The website I stumbled across is Church Pop  with the tag line: “Make holy all the things!” I only perused it for a few minutes before posting this, but it seems to be mainly (completely?) Catholic focused. The theme looks to be lists which attest to be accurate, clever, funny, historical and perhaps even instructional.

Specifically, I landed on the page entitled “22 Classic Drawings From the Baltimore Catechism” . It’s worth visiting to see the entire collection. In lieu of that, here’s my favorite ones:

04-06-16-TV and Mass

Not clear as to how one precludes the other one…

04-06-16-Grace Circulation

Does it work the same way with forced-air heating or is it only for radiated heat?

04-06-16-Good and Bad

Quite an involved juxtaposition of symbols here.

04-06-16-Convent

Gosh – those rebellious kids today!

04-06-16-Communion

If all you learn from this post is “Dead People Cannot Eat,” then I consider my work here a success.

Stuff You Should Know: One Global Time Zone and Permanent Calendar

In place of the usual Friday FunLink and since it’s been exactly a month since I’ve offered a Stuff You Should Know post, I’m shifting gears today.

A short while ago I saw an interesting article today in the Washington Post entitled “The Radical Plan to Destroy Time Zones.” It fits into the category of the SYSK feature because Johns Hopkins professors Hanke and Henry are seeking to implement this unification of global time as well as a permanent calendar (see above for a screen shot of it) on January 1, 2018.

The WaPo interview doesn’t quite flesh out the day to day changes that a single time would require except to observe:

While it may ultimately simplify our lives, the concept would require some big changes to the way we think about time. As the clocks would still be based around the Coordinated Universal Time (the successor to Greenwich Mean Time that runs through Southeast London) most people in the world would have to change the way they consider their schedules. In Washington, for example, that means we’d have to get used to rising around noon and eating dinner at 1 in the morning. (Okay, perhaps that’s not that big a change for some people.)

One of the first shifts would be to go completely to 24 hour time as “am” and “pm” would just be confusing. With this in place, the mind-shift would take time (pun intended) but it wouldn’t be impossible. To translate the example above, our rising time would be about 1200 (6am) with dinner time 13 hours later at 100 (7pm) and bed time 3 hours after this at 400 (10pm). Most digital watches can already be set to show 24 hour time and adding a second set of numbers to analog clocks is commonly done as well. Clocks would still run at the same rate with the only shift at 0000 UTC on 1 Jan 2018 in which every clock in the world would jump simultaneously to 0000. Back end tech work would have to be done on computer clocks, but we already showed something similar could be achieved a decade and a half ago with the Y2K fix.

As the proponents in the article note:

I (Henry) recall when my elderly mother in Canada said to me, oh, it was hot today, 30 degrees! If she could change [from measuring temperature in Fahrenheit to measuring it in Celsius], everyone can change!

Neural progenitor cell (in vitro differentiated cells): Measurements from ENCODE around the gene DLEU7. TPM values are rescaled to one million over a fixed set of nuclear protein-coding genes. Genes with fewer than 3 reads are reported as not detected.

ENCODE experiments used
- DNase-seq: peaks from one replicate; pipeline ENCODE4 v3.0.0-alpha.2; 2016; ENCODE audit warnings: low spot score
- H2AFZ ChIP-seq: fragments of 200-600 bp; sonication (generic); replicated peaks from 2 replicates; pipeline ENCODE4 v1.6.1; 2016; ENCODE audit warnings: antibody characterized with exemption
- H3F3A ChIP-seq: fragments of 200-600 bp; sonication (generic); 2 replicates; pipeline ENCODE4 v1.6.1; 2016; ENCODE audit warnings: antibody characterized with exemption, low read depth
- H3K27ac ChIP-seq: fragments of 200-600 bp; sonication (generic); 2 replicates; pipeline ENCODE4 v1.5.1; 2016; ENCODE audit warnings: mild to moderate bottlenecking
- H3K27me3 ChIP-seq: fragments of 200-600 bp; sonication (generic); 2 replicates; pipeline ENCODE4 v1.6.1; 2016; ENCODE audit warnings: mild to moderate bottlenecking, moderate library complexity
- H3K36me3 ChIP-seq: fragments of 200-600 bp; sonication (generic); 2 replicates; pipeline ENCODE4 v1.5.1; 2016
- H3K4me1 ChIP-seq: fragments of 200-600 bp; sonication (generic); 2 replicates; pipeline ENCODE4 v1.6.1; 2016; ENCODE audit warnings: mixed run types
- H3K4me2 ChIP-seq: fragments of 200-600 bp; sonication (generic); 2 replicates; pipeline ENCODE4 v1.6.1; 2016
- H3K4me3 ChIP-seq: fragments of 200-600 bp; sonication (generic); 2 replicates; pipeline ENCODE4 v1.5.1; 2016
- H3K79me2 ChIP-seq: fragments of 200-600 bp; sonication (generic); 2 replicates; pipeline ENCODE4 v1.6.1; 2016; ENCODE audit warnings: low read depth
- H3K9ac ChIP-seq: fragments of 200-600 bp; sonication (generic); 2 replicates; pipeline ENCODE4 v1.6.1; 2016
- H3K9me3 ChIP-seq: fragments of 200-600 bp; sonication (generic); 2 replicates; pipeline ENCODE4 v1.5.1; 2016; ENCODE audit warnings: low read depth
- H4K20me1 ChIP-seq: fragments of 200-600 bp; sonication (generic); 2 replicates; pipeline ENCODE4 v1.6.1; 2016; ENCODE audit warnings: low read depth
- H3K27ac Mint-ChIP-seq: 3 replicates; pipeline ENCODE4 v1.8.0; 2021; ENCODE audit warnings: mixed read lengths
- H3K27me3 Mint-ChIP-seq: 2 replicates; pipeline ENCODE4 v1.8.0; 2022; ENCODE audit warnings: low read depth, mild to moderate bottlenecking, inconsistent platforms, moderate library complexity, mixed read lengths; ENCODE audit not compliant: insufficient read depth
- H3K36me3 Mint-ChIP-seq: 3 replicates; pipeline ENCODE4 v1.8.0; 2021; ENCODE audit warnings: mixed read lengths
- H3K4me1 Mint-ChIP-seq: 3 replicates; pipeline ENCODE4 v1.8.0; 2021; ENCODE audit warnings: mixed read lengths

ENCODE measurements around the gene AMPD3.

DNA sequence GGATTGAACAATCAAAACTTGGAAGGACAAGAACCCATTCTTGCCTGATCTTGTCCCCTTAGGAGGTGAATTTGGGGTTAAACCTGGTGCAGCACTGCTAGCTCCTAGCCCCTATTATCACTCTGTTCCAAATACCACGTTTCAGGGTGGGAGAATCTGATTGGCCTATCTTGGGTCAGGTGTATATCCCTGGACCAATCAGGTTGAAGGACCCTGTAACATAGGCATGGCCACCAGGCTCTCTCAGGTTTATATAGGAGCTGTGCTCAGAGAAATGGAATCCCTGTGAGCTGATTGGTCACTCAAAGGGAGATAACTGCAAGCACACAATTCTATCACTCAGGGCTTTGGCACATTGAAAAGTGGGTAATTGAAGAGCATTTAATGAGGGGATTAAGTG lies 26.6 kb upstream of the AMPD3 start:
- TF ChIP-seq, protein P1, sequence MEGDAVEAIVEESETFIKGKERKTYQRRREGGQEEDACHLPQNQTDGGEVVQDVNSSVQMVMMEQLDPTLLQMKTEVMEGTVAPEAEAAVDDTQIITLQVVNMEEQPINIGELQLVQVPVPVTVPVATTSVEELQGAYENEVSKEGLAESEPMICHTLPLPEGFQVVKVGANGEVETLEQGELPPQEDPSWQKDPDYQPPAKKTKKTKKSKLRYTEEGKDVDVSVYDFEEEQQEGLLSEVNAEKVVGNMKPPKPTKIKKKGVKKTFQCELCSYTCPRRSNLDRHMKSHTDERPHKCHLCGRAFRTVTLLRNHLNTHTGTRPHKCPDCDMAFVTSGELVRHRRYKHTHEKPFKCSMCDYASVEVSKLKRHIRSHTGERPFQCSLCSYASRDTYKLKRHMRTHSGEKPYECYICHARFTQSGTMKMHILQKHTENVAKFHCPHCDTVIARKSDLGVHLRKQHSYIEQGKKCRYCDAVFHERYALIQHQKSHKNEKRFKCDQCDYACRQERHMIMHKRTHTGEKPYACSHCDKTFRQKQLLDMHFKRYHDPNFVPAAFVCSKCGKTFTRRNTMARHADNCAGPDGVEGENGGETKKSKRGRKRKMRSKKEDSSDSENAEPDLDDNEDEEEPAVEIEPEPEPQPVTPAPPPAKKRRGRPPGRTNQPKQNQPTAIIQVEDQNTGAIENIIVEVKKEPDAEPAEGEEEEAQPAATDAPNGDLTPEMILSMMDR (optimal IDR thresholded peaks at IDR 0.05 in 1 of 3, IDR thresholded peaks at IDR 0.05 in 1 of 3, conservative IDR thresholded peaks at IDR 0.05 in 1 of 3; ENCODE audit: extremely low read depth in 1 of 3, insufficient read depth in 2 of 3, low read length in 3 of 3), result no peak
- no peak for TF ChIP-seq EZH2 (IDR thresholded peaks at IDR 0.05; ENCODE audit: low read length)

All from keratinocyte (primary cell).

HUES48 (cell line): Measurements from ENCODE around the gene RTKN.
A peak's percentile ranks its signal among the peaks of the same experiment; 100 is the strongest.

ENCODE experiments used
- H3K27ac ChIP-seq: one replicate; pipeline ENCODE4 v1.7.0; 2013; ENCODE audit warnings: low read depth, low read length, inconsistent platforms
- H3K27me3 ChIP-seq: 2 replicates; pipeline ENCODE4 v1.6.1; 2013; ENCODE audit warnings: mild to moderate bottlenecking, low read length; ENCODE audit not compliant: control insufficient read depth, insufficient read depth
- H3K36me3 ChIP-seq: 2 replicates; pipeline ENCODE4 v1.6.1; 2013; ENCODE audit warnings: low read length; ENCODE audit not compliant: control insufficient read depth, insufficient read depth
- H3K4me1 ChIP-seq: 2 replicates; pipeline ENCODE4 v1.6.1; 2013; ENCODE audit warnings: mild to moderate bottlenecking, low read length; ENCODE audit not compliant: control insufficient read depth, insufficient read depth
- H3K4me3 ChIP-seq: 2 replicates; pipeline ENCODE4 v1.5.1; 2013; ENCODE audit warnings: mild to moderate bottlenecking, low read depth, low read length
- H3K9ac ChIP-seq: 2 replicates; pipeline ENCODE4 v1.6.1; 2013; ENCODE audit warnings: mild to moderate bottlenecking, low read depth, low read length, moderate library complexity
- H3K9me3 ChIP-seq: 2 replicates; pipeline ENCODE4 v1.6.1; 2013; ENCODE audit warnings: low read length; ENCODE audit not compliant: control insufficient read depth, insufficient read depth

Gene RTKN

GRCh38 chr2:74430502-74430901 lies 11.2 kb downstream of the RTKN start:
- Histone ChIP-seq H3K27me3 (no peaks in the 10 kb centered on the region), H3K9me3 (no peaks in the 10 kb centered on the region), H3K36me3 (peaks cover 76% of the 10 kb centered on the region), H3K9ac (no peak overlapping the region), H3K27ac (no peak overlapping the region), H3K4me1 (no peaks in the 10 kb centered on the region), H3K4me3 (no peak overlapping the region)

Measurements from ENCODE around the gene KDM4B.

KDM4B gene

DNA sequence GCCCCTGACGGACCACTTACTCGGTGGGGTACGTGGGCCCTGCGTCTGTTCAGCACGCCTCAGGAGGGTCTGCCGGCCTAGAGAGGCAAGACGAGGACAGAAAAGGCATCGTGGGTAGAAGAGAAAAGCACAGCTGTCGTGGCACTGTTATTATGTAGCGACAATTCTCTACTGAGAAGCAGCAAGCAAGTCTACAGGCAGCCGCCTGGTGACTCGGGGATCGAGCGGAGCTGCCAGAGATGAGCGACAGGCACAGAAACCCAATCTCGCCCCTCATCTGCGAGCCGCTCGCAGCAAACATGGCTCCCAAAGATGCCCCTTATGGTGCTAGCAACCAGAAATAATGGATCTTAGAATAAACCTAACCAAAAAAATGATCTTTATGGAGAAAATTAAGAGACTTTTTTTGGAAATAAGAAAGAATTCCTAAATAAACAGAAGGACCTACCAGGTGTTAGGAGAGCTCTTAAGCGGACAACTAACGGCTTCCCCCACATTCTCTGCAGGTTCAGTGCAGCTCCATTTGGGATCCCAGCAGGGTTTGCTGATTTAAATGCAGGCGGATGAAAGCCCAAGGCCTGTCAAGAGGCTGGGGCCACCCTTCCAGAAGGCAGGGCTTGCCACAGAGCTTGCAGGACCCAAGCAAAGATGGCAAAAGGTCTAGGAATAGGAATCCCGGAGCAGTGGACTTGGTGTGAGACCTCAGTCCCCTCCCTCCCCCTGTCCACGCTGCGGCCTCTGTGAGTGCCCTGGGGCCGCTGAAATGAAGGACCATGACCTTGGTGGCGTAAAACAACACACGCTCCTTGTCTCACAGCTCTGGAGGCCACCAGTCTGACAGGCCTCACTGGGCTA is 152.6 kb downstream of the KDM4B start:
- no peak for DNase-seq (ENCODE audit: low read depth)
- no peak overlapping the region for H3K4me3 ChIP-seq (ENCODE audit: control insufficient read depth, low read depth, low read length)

Yeah, we tried that Imperial to Metric switch back in the 1970’s and early 1980’s and how did that work out for the U.S.? Yet, ambitious people with websites keep trying…

The proposal for a new calendar, dubbed the Hanke-Henry Permanent Calendar has it’s own Wikipedia page, running example of the new time/date, and articles in Live Science and Wired dating back to the end of 2011. And since the proponents acknowledge that there isn’t any world governing body to implement these changes, this massive (but sensible) shift would have to come through a global on-line/social media campaign. So, here I am doing my part.

Two advantages that I see – no more Friday the 13th ever again and my birthday (Jan 20th) would always fall on a Friday (yes, bummer to all of those whose birthdays would forever fall on a Monday!).

And a disadvantage for some – Halloween would have to be moved to a different date as 31 October would cease to exist. This is not as hard as one might think as we already regularly do it here in Central Ohio – to the bewilderment and ridicule of even people like Stephen Colbert:

 

Friday FunPost – Using Games and Virtual Reality to Teach Compassion

Today’s Friday FunPost is less “ha ha” funny and more of a thoughtful, potentially inspiring type of fun. I’m chaperoning our Freshman Retreat today and in a more reflective space than on most Friday afternoons.

The other morning this word and reflection arrived in my inbox from the good brothers of the Society of St. John the Evangelist:

Suffering

“The prevailing reason why Jesus did what he did and said what he said was his compassion for others. Compassion, which literally means “to suffer with” another person. Compassion is not just to observe suffering, but actually entering the suffering of another.” -Br. Curtis Almquist

I shared this with my students that day as another reminder of how compassion is one of the core values essential for one who follows Jesus the Christ. We’ve been talking a lot about compassion and empathy lately in class. This essential conversation, accompanied by prayer, is a clear antidote to the widespread fear, scapegoating, nativism, racism, and generalized hostility in our social and political conversations these days.